Aborting a murder trial eight days in is "hugely disappointing", especially for the family of the 10-month-old baby who died, Crown solicitor Amanda Gordon says.

Shane Claude Roberts was standing trial in the High Court at Rotorua for the murder of baby Karlos Stephens in 2014 but the trial was aborted on Wednesday.

Shane Claude Roberts is accused of the murder of baby Karlos Stephens. Photo / File
Shane Claude Roberts is accused of the murder of baby Karlos Stephens. Photo / File

Justice Matthew Muir told the jury it could no longer continue and if it did resume it could have run into a fourth week. He said because the panel had been sworn in for only two weeks it would have been grossly unfair to them for it to continue to sit beyond the original time frame.

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Gordon said it was "hugely disappointing", especially for Karlos' family, but also because of the cost.

"It's hugely disappointing because a large number of people have had to give up their time and come to court and will now have to do it all again. There is no justice for Karlos in this process."

Gordon said she hoped the court could find a gap in the High Court's calendar.

Crown prosecutor Amanda Gordon. Photo / File
Crown prosecutor Amanda Gordon. Photo / File

"At the moment we are scheduling into 2021 so it might mean we have to travel to Hamilton because if not it might not get a retrial for another one-and-a-half years and that's completely unsatisfactory."

Justice Muir said in court on Wednesday he was conscious two jurors had asked to be excused when their names were called, citing personal and work commitments, but at that time he had overridden their requests and directed they take their places in the jury box.

Justice Muir explained if the trial were to proceed it would not be able to resume until Tuesday next week, then it would be adjourned again until Thursday because of the unavailability of expert medical Crown witnesses who had been scheduled to give evidence this week.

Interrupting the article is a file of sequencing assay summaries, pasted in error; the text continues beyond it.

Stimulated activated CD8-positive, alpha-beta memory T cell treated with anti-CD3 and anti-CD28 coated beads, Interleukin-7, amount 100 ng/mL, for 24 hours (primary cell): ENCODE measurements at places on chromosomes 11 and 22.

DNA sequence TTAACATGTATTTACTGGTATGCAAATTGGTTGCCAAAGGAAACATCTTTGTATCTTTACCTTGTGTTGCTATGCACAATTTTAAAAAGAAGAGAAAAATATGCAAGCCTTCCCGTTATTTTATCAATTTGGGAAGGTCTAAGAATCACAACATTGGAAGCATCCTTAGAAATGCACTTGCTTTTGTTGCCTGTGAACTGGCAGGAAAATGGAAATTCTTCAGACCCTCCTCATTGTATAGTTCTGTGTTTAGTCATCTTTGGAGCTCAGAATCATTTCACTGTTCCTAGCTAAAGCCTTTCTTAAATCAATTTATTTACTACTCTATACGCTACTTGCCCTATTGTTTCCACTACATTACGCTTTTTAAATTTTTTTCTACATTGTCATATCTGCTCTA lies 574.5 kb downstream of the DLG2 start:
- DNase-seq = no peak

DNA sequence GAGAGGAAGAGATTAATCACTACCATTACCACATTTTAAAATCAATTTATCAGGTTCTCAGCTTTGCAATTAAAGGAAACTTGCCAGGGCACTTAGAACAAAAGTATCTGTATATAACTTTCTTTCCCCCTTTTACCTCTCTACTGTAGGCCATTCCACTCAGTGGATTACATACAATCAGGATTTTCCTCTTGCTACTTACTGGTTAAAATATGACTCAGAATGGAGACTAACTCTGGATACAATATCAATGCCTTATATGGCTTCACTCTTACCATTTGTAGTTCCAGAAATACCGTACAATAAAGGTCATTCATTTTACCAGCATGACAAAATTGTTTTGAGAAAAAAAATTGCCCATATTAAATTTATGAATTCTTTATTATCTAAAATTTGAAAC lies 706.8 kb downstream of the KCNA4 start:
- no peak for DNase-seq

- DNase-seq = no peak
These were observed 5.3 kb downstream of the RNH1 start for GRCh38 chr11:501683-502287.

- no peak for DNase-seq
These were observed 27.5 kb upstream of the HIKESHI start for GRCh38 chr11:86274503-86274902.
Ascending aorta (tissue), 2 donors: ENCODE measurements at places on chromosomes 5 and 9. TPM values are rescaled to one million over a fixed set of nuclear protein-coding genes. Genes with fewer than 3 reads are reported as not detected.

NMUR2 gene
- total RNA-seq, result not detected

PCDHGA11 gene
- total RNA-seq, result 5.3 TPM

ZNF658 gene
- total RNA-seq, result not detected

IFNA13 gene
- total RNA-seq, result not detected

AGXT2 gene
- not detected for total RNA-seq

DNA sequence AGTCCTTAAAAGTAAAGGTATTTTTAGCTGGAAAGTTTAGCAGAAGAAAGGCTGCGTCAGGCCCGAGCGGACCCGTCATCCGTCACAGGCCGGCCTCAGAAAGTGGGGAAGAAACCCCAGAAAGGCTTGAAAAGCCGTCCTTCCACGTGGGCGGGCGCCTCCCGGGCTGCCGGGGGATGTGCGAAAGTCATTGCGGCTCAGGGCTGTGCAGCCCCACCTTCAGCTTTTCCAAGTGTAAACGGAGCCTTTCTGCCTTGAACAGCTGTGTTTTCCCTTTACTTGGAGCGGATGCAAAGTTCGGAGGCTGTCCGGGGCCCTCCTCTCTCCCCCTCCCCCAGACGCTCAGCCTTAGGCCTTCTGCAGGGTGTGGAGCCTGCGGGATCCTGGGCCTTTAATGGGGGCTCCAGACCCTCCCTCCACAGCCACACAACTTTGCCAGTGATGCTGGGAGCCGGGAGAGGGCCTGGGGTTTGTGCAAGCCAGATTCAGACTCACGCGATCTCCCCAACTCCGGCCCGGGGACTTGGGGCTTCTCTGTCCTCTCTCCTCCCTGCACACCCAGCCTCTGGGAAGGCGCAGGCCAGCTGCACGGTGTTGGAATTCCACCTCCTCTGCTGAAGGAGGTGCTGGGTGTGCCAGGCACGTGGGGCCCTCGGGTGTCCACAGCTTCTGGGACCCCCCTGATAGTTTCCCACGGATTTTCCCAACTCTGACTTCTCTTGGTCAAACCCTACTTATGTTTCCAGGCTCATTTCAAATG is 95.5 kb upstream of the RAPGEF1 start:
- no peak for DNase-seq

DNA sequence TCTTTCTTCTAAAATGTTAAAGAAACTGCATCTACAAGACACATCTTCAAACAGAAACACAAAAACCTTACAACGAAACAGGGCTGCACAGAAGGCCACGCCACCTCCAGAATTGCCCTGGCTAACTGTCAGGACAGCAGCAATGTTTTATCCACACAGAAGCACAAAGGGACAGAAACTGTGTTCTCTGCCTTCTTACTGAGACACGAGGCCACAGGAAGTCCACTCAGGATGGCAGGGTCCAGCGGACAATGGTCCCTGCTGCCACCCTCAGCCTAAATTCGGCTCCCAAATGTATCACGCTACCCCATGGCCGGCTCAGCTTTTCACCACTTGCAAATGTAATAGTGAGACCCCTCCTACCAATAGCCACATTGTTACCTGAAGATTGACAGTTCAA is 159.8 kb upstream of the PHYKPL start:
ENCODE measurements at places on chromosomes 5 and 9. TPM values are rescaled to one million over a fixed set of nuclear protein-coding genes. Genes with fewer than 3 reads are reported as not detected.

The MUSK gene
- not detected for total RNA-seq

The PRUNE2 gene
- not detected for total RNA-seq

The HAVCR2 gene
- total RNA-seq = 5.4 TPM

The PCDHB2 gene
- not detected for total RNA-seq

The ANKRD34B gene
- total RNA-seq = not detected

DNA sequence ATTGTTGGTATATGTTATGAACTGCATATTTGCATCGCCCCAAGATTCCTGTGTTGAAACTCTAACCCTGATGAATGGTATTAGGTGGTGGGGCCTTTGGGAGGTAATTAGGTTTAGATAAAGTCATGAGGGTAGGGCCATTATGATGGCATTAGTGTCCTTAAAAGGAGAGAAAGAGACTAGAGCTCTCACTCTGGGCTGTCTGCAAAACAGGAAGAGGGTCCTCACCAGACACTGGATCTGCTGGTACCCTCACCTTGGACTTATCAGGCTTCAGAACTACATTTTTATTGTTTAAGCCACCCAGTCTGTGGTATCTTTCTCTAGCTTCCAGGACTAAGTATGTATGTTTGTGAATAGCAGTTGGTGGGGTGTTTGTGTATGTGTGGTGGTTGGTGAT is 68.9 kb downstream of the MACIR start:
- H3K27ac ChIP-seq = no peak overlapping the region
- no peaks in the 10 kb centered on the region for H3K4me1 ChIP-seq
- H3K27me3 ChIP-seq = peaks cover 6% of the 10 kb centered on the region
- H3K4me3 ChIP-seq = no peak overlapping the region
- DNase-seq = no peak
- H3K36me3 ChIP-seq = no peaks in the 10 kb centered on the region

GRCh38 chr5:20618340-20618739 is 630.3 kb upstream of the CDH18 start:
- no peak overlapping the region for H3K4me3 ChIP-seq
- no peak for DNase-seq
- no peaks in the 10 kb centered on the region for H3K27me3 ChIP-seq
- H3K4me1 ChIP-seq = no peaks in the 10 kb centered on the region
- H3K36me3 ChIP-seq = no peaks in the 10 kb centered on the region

This indicated there was every likelihood proceedings would then run into the following week.

"It would be inappropriate to attribute any blame to any party to the proceedings, suffice to say I have had to deal with an application this morning which has ultimately led to the trial's early end," the judge said.


He added that the cost of aborting the trial was "enormous" and he did not make the decision lightly.

Auckland barrister Steve Cullen told Newstalk ZB it was "extremely rare" to abort a trial.

"The cost of it is going to be quite horrendous as the learned judge commented."

He believed it would run into the hundreds of thousands of dollars.

"It's just a shame that a trial that is under way has to come to a halt because of time restraints. It seems the initial estimate was for two weeks only to find that delays caused by unanticipated third parties or unanticipated external factors have now led to it blowing out to four weeks or more."

Cullen said the judge was possibly persuaded by the fact two jurors had already "resisted being appointed".

He said that, coupled with matters raised in the counsel's application, had led him to decide it was "appropriate to abort the trial and start again".

Rotorua Courthouse. Photo / File
Rotorua Courthouse. Photo / File

He said trials were normally aborted if juries heard prejudicial evidence or if those involved had become ill.

"But this example here where the trial has simply blown out due to expanding evidence, it seems, or inevitable delays, is a bit more unusual."

Professor Warren Brookbanks from the University of Auckland Law School said the power for a judge to discharge a jury in the course of a trial had a long history.

"In New Zealand the power is given in Section 22 of the Juries Act which specifies a number of grounds on which a judge may discharge a jury at any time before the jury delivers its verdict.

"Generally speaking, a judge can exercise his or her discretion to discharge a jury where there is a high degree of need to do so, and where continuing the trial would be contrary to the interests of justice," Brookbanks said.

Roberts, 60, pleaded not guilty when the trial began on November 4 to murdering 10-month-old twin Karlos Stephens at Rotorua sometime between November 29 and 30, 2014.

When the prosecution began its case, Crown solicitor Amanda Gordon said police had reopened the inquiry into baby Karlos' death last year which had ultimately led to Roberts' arrest and subsequent murder charge.

Evidence was given that he had offered to care for Karlos and his twin brother Hosea when their birth mother Pamela Stephens was having difficulties caring for them and other children while struggling with suspected postnatal depression.

The jury also heard Roberts was co-parenting them with his ex-wife Rachael Broughton although they were living at separate homes.

Defence lawyer Max Simpkins could not be reached for comment and the Ministry of Justice was unable to respond to Rotorua Daily Post questions, including how much the trial had cost so far, before publishing deadline.